Zoroastrianism is also dualist. Zoroastrians believe Ahura Mazda created two spirits: a good one (Spenta Mainyu), and a bad one (Angra Mainyu). Zoroastrians believe people are free to choose between good and bad. Choosing good will lead to happiness, and choosing bad will lead to unhappiness. So it is the best to choose good. Therefore, the motto of the religion is "Good Thoughts, Good Words, Good Deeds".
Nowadays, there are about 2.6 million Zoroastrians in the world. Most of them live in Iran, Pakistan or India. In Pakistan and India, they are called Parsis. Many Zoroastrians now live in the United States.
These are the basic beliefs of Zoroastrianism:
Ahura Mazda created everything. There is a conflict between order (which he created) and chaos (or disorder). Everything in the universe is part of this conflict, including humans.
To help fight the chaos, people need to:
- Lead an active life;
- Do good deeds; and
- Have good words and good thoughts for others.
People also need to do these things in order to be happy. This active life is the basis of what Zoroastrians call free will. They do not believe people should live on their own to find God (for example, in monasteries).
The conflict will not last forever. Ahura Mazda will win it in the end. When this happens, everything that Ahura Mazda created will be together with him again - even the souls of people who died or who were banished.
All bad things in the world are represented as Angra Mainyu, the "Destructive Principle". All good things are represented by Spenta Mainyu, the good spirit which Ahura Mazda created. Through Spenta Maniu, Ahura Mazda is in all humans. In this way, the Creator interacts with the world.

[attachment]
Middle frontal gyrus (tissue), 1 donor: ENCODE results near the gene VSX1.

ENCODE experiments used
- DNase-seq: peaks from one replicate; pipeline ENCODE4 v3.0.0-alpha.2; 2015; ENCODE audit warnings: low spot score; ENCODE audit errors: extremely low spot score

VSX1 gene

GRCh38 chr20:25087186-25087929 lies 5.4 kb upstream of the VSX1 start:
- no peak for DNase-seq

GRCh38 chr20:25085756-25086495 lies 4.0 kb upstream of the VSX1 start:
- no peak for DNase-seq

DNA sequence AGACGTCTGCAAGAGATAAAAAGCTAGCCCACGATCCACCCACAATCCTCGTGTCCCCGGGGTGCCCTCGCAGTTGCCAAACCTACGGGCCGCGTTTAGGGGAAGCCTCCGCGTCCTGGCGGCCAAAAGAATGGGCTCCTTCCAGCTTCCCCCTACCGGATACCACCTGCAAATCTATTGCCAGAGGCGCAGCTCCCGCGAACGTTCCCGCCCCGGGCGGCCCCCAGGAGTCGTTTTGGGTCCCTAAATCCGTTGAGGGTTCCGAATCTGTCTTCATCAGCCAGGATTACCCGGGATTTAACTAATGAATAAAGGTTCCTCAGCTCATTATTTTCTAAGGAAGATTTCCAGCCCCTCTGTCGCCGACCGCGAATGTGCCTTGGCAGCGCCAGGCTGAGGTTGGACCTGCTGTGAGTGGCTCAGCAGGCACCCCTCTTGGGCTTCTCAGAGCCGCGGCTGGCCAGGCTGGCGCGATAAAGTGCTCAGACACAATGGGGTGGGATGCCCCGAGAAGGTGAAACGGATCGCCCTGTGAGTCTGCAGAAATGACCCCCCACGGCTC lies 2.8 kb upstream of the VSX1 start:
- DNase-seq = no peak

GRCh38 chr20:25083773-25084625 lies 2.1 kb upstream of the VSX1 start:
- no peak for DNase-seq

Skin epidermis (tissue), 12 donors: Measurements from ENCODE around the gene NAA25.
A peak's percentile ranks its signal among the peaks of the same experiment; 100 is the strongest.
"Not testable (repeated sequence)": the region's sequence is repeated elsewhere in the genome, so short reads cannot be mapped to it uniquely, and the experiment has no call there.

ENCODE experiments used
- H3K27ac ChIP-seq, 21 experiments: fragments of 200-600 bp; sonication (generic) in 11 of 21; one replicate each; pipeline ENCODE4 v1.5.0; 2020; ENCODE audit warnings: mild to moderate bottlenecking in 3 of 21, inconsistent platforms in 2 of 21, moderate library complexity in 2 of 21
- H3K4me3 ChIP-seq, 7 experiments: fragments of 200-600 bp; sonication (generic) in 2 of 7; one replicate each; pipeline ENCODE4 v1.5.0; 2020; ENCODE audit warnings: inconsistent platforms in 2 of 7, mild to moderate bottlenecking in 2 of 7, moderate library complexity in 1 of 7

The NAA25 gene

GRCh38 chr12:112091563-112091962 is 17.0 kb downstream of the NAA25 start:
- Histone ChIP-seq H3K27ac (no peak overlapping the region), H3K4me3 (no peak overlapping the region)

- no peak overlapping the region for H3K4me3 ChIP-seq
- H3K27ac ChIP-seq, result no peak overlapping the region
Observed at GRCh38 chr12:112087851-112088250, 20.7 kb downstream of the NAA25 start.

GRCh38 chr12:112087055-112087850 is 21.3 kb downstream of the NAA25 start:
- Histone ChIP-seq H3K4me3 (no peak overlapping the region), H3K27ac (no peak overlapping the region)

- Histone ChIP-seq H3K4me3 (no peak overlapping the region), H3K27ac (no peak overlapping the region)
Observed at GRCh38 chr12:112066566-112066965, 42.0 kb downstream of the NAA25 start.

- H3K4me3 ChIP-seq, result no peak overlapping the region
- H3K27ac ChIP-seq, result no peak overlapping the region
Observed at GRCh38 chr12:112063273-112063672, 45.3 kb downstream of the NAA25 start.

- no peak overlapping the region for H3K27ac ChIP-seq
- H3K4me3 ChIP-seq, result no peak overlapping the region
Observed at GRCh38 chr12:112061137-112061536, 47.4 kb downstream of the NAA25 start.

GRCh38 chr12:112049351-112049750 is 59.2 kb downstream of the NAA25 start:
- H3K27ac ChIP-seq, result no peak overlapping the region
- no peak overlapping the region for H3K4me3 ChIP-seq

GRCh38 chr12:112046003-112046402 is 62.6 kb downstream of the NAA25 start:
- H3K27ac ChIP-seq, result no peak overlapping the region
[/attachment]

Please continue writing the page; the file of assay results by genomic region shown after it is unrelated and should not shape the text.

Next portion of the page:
When Ahura Mazda created everything, he made seven "sparks", called Amesha Spentas ("Bounteous Immortals"). Each of them represents a part of Ahura Mazda's creation. These seven sparks are helped by many "lesser principles", the Yazatas. Each Yazata is "worthy of worship" and also stands for a part of the creation.
An 8th-century Tang dynasty Chinese clay figurine of a Sogdian man (an Eastern Iranian person) wearing a distinctive cap and face veil, possibly a camel rider or even a Zoroastrian priest engaging in a ritual at a fire temple, since face veils were used to avoid contaminating the holy fire with breath or saliva; Museum of Oriental Art (Turin), Italy.
Farvahar. Persepolis, Iran.
The Zoroastrian Achaemenid Empire at its greatest extent was the largest ancient empire in recorded history at 8.0 million km2 (480 BCE).
The fire temple of Baku, c. 1860
Sadeh in Tehran, 2011
The Achaemenid Empire in the 5th century BCE consisted of the largest empire in history by percentage of world population.
The Zoroastrian Atash Behram of Yazd, Iran.
Zoroastrianism for Kids. Kiddle Encyclopedia.